UZBEKISTAN’S POLITICAL PARTIES BETWEEN THE GOVERNMENT AND SOCIETY
Kamoliddin Rabbimov, Independent political scientist (Tashkent, Uzbekistan)
Uzbekistan’s official political parties have become an important institution in the republic’s political life, but they function very differently from parties in democratic countries.
If we were to make a schematic drawing of Uzbekistan’s political system, the head of state would be in its center as a powerful nucleus, and all the rest—the government, parliament, parties, judicial power, mass media, and society as a whole—would revolve around him, protecting and attending to the country’s leader. Although their proximity to the center (that is, to the nucleus) and rotation rate around it differ, there is essentially not one political party that would be willing to leave its orbit and exist in free flight or swim against the current, claiming, in so doing, to be creating its own alternative system.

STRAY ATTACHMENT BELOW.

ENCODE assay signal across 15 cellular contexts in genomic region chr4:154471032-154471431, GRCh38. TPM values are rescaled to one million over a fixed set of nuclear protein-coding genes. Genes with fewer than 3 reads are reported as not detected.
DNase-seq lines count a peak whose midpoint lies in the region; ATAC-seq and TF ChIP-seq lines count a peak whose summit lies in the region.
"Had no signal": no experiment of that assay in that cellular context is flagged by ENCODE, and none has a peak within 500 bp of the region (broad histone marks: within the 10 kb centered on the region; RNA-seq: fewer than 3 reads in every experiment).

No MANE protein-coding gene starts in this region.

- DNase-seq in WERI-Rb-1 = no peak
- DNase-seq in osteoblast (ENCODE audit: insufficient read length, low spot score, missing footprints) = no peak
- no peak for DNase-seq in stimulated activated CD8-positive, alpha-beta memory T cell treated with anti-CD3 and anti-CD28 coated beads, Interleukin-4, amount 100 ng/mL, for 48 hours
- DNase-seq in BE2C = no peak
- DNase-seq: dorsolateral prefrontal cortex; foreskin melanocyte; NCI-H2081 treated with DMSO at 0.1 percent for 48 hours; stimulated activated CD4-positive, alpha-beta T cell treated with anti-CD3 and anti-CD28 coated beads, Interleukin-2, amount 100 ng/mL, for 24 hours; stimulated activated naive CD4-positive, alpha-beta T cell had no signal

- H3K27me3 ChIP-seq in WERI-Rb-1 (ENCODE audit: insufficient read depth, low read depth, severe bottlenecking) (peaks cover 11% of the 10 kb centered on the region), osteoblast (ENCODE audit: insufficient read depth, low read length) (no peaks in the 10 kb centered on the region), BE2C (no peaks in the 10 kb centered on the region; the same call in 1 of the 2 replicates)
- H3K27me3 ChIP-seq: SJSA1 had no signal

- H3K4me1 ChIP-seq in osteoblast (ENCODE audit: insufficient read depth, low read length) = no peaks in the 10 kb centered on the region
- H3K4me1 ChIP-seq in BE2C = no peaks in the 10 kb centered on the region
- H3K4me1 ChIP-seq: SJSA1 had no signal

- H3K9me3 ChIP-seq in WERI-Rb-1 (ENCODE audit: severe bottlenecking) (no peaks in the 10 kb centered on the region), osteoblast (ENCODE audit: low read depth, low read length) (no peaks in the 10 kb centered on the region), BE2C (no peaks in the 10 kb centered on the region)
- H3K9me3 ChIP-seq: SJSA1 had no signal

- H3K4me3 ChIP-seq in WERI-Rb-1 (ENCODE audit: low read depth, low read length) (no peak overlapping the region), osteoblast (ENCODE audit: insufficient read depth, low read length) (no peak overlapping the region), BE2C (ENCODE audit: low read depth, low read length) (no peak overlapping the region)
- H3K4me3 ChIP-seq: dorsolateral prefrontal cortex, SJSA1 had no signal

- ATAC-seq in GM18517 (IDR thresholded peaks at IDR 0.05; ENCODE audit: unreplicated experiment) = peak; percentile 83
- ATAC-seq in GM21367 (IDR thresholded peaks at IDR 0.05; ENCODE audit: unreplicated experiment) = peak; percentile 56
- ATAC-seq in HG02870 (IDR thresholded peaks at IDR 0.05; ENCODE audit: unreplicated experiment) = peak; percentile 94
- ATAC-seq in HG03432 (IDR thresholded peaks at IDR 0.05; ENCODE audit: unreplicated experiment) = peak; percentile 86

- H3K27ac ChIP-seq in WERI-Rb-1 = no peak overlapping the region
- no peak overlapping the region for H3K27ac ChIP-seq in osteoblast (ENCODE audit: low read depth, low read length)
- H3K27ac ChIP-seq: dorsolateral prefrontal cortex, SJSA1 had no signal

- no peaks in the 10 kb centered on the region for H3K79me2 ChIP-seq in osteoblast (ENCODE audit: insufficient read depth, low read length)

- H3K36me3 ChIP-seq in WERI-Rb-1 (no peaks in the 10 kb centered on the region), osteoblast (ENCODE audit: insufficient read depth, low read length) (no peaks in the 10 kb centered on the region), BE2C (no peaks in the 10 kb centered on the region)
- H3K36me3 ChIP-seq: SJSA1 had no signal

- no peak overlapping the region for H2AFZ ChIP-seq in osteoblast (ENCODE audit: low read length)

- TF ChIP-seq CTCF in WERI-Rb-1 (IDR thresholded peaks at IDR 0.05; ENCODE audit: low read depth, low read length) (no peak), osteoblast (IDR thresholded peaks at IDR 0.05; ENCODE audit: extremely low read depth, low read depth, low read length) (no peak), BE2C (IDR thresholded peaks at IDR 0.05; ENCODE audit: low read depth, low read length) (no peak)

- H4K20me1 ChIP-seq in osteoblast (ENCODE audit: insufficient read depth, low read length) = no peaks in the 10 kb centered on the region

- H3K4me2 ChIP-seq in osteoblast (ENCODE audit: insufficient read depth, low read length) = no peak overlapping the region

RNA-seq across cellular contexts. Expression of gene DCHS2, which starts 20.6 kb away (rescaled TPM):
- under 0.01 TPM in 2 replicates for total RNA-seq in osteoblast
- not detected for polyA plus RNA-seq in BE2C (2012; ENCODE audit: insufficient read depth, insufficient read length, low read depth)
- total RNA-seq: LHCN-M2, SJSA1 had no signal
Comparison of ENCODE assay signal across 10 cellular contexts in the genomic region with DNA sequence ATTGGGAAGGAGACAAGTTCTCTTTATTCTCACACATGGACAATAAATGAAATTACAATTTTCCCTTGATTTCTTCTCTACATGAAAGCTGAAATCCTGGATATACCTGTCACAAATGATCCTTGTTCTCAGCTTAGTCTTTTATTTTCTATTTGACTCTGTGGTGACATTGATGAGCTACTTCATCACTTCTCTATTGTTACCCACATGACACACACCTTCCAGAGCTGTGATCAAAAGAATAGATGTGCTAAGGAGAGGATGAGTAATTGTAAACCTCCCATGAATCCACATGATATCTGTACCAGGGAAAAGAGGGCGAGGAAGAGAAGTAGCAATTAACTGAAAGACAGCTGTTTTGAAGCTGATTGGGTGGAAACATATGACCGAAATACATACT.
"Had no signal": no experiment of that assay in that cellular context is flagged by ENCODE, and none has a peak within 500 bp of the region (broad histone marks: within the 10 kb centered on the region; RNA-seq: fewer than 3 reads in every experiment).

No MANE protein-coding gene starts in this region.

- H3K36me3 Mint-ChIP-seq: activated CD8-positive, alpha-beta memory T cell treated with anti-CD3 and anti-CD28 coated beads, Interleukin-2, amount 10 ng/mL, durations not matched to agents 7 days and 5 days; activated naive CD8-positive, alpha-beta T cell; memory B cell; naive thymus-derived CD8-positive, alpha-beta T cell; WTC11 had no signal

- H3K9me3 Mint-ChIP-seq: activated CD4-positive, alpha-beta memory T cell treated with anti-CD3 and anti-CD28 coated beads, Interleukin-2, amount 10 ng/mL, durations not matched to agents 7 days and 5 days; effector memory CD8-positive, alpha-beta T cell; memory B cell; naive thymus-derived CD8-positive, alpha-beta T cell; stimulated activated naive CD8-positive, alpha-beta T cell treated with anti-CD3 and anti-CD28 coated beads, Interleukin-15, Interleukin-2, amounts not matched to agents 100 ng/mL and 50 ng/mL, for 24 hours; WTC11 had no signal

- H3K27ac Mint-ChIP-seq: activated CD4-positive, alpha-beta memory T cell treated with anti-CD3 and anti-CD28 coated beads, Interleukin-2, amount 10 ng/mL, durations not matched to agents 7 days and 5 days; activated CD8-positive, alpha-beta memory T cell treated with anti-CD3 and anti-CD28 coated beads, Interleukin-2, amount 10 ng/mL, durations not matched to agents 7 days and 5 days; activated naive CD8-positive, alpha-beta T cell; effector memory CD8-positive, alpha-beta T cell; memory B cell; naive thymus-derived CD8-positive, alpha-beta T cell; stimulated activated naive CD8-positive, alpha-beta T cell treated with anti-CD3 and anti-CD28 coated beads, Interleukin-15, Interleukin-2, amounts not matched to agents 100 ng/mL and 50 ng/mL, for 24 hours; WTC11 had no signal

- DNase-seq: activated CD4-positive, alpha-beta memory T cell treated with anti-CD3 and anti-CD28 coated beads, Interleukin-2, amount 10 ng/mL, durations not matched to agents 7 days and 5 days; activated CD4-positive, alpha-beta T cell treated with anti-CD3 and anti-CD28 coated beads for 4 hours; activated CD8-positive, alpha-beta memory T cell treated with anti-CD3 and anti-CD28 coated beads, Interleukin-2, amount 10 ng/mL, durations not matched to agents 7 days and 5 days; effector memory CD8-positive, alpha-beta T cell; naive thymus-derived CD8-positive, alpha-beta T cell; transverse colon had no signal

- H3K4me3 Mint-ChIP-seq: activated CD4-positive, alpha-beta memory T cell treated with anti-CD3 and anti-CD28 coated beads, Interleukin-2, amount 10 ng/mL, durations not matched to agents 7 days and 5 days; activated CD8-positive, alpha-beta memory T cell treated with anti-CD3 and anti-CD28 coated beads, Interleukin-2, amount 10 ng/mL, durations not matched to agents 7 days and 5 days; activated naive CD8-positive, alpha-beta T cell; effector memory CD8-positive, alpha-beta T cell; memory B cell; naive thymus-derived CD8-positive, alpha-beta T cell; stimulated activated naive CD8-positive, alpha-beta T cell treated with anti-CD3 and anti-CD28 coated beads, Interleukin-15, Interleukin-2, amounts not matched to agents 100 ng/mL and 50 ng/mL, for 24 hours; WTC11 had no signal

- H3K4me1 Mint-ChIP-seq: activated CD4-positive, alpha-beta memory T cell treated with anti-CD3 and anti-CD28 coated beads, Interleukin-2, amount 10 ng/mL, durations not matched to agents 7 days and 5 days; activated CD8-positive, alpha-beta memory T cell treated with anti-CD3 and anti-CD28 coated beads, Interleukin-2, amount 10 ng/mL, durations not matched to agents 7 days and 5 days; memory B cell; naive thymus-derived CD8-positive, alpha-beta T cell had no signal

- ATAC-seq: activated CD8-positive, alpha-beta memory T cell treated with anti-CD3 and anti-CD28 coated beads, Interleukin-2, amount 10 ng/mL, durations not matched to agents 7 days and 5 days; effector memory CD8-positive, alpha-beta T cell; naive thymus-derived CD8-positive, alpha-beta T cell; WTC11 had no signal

This is legitimate, since the nucleus has always feared any deviations in rotation around it, never sparing any resources to increase people’s disposition and sympathy toward it and always confidently applying negative sanctions, that is, punishing those who tried to launch into free flight or go against the grain.
There is no doubt that this primarily applied to political parties. The president has always had biased opinions regarding many of the democratic values and institutions, including the………….